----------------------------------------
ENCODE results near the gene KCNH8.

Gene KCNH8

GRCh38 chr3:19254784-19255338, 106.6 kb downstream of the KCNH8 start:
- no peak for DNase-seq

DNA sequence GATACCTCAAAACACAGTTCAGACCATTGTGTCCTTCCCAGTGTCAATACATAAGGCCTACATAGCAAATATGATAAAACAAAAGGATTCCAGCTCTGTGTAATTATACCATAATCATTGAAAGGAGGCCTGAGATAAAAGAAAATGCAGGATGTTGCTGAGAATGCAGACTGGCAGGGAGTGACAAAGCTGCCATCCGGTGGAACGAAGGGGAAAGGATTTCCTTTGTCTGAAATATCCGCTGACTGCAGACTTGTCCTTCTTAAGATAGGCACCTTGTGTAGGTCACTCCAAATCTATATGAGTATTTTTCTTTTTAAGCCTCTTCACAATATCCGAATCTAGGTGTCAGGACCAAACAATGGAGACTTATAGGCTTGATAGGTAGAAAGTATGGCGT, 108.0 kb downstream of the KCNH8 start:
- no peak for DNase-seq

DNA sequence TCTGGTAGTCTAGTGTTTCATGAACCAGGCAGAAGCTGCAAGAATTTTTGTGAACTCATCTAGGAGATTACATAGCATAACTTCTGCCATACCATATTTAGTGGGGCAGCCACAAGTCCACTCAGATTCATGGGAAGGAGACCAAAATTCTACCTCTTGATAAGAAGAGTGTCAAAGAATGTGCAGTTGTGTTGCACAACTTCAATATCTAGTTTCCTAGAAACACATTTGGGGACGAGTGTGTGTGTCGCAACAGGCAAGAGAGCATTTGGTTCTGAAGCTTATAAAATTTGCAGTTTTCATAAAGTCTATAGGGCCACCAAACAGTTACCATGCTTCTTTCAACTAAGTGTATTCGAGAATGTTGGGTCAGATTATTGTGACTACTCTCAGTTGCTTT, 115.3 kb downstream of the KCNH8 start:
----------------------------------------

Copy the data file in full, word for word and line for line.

ENCODE results near the gene KCNH8.

Gene KCNH8

GRCh38 chr3:19254784-19255338, 106.6 kb downstream of the KCNH8 start:
- no peak for DNase-seq

DNA sequence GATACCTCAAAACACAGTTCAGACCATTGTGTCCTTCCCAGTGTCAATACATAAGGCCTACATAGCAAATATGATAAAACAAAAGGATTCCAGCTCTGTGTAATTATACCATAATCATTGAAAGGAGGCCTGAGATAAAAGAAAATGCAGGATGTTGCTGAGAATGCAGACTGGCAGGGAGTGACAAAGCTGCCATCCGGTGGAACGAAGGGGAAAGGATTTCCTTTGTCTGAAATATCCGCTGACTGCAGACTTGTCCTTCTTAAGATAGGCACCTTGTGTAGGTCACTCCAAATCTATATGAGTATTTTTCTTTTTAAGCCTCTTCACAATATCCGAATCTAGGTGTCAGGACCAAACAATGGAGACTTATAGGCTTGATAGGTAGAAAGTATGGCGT, 108.0 kb downstream of the KCNH8 start:
- no peak for DNase-seq

DNA sequence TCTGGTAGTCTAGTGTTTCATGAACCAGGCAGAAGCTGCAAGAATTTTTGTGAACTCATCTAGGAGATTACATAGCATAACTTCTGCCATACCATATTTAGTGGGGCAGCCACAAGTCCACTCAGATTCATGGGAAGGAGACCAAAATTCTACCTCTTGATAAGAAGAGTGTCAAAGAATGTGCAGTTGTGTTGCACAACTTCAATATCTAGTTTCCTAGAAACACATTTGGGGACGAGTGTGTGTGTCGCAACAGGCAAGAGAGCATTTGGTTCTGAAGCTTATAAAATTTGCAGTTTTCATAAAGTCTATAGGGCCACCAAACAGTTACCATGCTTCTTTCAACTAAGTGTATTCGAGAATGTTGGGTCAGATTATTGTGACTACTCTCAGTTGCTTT, 115.3 kb downstream of the KCNH8 start: